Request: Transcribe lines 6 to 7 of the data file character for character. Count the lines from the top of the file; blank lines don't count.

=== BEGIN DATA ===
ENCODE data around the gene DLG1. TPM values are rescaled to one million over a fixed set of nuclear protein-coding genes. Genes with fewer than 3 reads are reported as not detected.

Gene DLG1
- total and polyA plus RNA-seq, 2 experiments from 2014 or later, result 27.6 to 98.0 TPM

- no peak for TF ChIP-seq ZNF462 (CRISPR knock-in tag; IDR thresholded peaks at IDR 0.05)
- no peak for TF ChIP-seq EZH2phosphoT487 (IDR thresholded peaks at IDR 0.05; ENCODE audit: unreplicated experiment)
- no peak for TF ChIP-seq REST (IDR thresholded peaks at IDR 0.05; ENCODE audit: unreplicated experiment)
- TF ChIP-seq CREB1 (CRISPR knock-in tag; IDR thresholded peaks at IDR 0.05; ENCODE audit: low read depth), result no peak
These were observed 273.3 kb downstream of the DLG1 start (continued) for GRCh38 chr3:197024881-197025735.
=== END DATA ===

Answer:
- no peak for TF ChIP-seq REST (IDR thresholded peaks at IDR 0.05; ENCODE audit: unreplicated experiment)
- TF ChIP-seq CREB1 (CRISPR knock-in tag; IDR thresholded peaks at IDR 0.05; ENCODE audit: low read depth), result no peak